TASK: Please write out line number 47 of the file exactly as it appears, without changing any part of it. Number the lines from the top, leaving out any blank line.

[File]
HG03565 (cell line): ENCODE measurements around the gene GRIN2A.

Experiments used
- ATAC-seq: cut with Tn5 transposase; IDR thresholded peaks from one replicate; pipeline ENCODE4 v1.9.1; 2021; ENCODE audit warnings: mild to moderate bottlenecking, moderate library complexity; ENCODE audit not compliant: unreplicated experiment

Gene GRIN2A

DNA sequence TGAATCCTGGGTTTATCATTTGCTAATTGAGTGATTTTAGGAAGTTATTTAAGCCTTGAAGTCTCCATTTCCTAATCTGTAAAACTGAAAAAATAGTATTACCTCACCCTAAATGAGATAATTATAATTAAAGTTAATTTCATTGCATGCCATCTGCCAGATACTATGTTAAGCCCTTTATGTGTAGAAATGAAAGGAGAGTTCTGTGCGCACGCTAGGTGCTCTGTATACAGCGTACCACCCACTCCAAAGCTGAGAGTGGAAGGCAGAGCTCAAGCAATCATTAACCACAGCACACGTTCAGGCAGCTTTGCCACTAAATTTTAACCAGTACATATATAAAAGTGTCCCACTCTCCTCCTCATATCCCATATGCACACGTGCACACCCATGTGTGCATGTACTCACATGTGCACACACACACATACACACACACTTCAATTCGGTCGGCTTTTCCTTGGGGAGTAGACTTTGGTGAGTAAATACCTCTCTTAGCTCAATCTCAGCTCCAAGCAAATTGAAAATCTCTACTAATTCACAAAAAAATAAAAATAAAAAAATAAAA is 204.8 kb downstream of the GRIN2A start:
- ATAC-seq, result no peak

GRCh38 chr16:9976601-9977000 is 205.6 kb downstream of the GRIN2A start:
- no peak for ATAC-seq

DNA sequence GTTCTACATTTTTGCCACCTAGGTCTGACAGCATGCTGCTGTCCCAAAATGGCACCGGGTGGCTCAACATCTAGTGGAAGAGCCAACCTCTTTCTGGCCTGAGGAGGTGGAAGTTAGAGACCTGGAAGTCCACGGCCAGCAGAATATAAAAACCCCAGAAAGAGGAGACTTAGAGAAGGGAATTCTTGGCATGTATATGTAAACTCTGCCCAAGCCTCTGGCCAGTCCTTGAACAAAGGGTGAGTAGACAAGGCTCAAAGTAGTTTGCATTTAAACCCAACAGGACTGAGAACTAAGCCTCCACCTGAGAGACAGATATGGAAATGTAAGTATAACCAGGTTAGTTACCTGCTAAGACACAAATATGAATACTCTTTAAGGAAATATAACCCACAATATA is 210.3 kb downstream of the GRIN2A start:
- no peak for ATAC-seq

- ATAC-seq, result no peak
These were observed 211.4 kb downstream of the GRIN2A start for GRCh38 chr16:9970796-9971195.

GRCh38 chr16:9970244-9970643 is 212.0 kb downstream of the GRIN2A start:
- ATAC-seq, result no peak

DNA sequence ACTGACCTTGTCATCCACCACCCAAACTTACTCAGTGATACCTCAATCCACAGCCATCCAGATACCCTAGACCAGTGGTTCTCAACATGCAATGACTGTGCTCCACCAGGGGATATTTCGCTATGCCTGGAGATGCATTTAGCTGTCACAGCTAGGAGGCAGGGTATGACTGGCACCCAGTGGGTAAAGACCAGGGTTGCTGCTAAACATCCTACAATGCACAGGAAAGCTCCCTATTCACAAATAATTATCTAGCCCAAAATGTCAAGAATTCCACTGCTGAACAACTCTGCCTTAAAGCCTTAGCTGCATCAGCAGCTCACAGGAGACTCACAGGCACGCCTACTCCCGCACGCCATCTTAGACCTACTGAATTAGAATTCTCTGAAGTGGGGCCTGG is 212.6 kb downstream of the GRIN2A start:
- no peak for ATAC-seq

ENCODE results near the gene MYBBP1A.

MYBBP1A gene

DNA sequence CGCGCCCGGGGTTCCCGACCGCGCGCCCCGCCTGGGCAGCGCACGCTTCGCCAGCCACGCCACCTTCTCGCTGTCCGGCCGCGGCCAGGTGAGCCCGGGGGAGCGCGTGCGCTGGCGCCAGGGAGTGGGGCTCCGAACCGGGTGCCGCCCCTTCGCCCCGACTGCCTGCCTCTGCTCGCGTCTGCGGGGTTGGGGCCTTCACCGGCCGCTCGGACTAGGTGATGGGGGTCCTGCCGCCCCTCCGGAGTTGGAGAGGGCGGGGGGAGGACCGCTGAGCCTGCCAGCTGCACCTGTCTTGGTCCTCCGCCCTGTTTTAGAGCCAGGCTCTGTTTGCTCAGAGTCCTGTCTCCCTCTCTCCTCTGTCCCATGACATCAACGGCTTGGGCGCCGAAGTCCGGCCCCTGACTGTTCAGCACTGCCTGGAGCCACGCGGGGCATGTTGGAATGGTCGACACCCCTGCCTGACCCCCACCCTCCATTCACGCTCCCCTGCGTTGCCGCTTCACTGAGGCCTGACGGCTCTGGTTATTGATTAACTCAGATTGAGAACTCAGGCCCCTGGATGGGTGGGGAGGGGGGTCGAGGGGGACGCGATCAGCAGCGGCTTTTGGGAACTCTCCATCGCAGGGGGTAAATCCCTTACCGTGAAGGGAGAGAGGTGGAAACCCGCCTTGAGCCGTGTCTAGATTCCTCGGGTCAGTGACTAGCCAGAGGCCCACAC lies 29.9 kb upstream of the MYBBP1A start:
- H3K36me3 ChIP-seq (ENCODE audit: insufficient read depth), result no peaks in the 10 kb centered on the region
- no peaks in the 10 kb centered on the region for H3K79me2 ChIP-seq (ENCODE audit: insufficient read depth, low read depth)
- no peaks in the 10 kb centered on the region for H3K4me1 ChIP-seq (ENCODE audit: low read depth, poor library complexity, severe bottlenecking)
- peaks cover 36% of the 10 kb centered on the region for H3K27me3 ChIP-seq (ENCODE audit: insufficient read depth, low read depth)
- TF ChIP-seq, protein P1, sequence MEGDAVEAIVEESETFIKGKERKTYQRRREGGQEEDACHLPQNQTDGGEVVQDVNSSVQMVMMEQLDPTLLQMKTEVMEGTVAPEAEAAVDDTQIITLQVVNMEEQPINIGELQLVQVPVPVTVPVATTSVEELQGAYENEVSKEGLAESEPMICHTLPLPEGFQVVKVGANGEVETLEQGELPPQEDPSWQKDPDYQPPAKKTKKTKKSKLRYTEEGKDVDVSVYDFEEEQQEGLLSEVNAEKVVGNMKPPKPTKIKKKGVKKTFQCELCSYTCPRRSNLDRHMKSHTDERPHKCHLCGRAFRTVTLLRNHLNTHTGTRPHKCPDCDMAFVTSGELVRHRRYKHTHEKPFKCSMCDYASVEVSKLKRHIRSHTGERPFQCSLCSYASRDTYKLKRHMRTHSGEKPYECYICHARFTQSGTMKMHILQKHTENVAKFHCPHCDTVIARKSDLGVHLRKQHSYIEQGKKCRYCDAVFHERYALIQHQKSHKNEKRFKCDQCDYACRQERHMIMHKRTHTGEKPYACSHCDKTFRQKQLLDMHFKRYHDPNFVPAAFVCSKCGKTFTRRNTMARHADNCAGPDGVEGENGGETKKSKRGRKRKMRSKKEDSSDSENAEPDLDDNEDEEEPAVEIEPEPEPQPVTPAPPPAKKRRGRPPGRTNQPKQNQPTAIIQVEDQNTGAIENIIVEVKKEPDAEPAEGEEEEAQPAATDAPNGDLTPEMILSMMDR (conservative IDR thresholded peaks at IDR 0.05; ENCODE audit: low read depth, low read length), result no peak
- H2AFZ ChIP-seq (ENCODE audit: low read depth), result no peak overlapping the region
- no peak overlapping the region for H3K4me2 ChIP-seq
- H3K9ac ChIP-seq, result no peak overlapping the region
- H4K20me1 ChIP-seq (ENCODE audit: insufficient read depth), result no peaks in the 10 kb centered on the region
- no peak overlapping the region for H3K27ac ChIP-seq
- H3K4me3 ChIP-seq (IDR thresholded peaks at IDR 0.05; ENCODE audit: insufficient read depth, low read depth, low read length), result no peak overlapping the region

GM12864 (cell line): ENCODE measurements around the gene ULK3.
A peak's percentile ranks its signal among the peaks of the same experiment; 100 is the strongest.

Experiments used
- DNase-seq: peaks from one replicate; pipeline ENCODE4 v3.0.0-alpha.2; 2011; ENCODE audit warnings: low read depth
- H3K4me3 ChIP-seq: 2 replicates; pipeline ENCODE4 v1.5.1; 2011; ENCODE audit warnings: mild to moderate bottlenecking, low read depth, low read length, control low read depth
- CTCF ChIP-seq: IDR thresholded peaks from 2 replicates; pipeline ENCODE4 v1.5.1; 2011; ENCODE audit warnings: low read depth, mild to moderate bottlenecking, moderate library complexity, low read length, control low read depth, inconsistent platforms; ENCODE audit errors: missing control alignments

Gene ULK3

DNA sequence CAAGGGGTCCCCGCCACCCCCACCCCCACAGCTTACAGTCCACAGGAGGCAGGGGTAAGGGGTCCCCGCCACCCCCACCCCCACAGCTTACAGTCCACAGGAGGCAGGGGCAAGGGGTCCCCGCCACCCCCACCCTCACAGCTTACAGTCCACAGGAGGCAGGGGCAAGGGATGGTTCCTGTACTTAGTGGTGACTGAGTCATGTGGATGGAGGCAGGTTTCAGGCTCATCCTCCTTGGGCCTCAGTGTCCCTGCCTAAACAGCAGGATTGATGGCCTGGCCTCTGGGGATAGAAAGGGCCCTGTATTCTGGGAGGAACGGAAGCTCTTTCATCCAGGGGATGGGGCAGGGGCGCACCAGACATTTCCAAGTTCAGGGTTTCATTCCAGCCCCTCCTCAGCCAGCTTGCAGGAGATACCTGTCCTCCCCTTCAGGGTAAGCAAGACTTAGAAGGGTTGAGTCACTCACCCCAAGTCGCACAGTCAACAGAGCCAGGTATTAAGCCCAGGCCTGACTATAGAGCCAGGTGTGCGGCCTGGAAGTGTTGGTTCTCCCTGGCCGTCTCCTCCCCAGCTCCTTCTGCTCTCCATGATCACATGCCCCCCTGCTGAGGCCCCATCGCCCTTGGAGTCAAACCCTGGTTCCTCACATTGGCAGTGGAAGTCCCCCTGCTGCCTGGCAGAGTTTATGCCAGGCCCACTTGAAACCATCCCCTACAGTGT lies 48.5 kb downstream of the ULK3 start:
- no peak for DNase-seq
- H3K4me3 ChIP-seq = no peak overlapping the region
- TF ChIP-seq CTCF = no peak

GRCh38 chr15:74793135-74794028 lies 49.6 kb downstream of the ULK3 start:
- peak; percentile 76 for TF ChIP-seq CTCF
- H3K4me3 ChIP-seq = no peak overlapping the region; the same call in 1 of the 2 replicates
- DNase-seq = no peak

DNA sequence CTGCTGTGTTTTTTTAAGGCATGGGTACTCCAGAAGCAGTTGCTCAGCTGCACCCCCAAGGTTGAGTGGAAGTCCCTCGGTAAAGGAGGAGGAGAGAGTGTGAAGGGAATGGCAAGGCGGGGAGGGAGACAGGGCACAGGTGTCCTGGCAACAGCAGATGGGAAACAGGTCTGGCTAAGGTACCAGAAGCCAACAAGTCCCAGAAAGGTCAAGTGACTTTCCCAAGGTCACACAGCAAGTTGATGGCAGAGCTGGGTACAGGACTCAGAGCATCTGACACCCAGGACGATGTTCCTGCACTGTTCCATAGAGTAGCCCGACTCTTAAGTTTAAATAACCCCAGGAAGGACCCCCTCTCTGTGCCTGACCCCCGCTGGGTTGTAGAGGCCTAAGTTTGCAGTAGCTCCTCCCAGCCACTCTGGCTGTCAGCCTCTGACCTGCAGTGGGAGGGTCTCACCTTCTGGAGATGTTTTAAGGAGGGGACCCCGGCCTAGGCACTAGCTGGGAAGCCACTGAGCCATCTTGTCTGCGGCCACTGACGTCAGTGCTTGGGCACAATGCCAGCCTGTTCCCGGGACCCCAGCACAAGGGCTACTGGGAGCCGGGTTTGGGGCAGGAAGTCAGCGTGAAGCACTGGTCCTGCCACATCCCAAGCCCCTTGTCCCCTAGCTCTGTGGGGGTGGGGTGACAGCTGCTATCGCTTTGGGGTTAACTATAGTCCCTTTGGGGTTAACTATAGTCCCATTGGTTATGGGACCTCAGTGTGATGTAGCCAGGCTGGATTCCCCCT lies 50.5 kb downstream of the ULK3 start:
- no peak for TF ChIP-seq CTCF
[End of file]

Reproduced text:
- no peak for TF ChIP-seq CTCF